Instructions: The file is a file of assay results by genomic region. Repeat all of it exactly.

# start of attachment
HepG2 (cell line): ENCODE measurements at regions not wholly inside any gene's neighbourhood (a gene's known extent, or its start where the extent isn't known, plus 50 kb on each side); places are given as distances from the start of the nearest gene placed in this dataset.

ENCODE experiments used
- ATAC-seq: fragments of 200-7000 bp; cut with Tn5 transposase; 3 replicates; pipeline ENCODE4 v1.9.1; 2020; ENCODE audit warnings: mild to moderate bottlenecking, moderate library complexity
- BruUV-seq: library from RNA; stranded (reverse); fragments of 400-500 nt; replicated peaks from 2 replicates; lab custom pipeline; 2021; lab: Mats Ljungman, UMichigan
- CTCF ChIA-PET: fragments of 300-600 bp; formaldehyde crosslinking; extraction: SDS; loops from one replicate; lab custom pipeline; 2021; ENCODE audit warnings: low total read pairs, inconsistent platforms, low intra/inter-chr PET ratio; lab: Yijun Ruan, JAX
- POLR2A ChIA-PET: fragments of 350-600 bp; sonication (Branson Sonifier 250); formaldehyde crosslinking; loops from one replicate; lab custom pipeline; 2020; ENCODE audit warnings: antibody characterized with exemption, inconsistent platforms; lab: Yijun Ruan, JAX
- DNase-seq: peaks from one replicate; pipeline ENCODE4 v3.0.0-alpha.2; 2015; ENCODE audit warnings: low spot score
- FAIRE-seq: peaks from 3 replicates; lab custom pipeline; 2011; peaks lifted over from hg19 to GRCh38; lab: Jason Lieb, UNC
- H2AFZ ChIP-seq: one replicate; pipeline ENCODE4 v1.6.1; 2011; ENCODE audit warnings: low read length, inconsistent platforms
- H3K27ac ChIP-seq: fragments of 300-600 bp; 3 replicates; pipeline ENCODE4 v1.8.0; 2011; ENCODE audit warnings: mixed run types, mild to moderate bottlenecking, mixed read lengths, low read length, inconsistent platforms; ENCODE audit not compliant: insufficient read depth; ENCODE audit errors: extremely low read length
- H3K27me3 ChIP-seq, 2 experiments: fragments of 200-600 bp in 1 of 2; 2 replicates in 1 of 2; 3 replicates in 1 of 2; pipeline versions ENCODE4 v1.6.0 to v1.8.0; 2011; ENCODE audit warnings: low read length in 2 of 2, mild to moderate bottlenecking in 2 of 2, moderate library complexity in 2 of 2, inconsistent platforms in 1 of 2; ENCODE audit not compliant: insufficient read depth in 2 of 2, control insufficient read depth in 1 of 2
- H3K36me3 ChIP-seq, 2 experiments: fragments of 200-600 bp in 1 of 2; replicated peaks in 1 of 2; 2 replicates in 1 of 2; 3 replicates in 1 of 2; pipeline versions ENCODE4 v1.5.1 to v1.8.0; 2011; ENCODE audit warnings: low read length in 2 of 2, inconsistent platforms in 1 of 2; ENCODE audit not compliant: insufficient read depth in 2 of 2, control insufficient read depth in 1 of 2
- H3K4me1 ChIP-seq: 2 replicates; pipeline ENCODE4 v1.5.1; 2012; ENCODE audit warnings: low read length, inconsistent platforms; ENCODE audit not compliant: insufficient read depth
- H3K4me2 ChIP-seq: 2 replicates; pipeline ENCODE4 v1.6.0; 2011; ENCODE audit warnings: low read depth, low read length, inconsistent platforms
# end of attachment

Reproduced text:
HepG2 (cell line): ENCODE measurements at regions not wholly inside any gene's neighbourhood (a gene's known extent, or its start where the extent isn't known, plus 50 kb on each side); places are given as distances from the start of the nearest gene placed in this dataset.

ENCODE experiments used
- ATAC-seq: fragments of 200-7000 bp; cut with Tn5 transposase; 3 replicates; pipeline ENCODE4 v1.9.1; 2020; ENCODE audit warnings: mild to moderate bottlenecking, moderate library complexity
- BruUV-seq: library from RNA; stranded (reverse); fragments of 400-500 nt; replicated peaks from 2 replicates; lab custom pipeline; 2021; lab: Mats Ljungman, UMichigan
- CTCF ChIA-PET: fragments of 300-600 bp; formaldehyde crosslinking; extraction: SDS; loops from one replicate; lab custom pipeline; 2021; ENCODE audit warnings: low total read pairs, inconsistent platforms, low intra/inter-chr PET ratio; lab: Yijun Ruan, JAX
- POLR2A ChIA-PET: fragments of 350-600 bp; sonication (Branson Sonifier 250); formaldehyde crosslinking; loops from one replicate; lab custom pipeline; 2020; ENCODE audit warnings: antibody characterized with exemption, inconsistent platforms; lab: Yijun Ruan, JAX
- DNase-seq: peaks from one replicate; pipeline ENCODE4 v3.0.0-alpha.2; 2015; ENCODE audit warnings: low spot score
- FAIRE-seq: peaks from 3 replicates; lab custom pipeline; 2011; peaks lifted over from hg19 to GRCh38; lab: Jason Lieb, UNC
- H2AFZ ChIP-seq: one replicate; pipeline ENCODE4 v1.6.1; 2011; ENCODE audit warnings: low read length, inconsistent platforms
- H3K27ac ChIP-seq: fragments of 300-600 bp; 3 replicates; pipeline ENCODE4 v1.8.0; 2011; ENCODE audit warnings: mixed run types, mild to moderate bottlenecking, mixed read lengths, low read length, inconsistent platforms; ENCODE audit not compliant: insufficient read depth; ENCODE audit errors: extremely low read length
- H3K27me3 ChIP-seq, 2 experiments: fragments of 200-600 bp in 1 of 2; 2 replicates in 1 of 2; 3 replicates in 1 of 2; pipeline versions ENCODE4 v1.6.0 to v1.8.0; 2011; ENCODE audit warnings: low read length in 2 of 2, mild to moderate bottlenecking in 2 of 2, moderate library complexity in 2 of 2, inconsistent platforms in 1 of 2; ENCODE audit not compliant: insufficient read depth in 2 of 2, control insufficient read depth in 1 of 2
- H3K36me3 ChIP-seq, 2 experiments: fragments of 200-600 bp in 1 of 2; replicated peaks in 1 of 2; 2 replicates in 1 of 2; 3 replicates in 1 of 2; pipeline versions ENCODE4 v1.5.1 to v1.8.0; 2011; ENCODE audit warnings: low read length in 2 of 2, inconsistent platforms in 1 of 2; ENCODE audit not compliant: insufficient read depth in 2 of 2, control insufficient read depth in 1 of 2
- H3K4me1 ChIP-seq: 2 replicates; pipeline ENCODE4 v1.5.1; 2012; ENCODE audit warnings: low read length, inconsistent platforms; ENCODE audit not compliant: insufficient read depth
- H3K4me2 ChIP-seq: 2 replicates; pipeline ENCODE4 v1.6.0; 2011; ENCODE audit warnings: low read depth, low read length, inconsistent platforms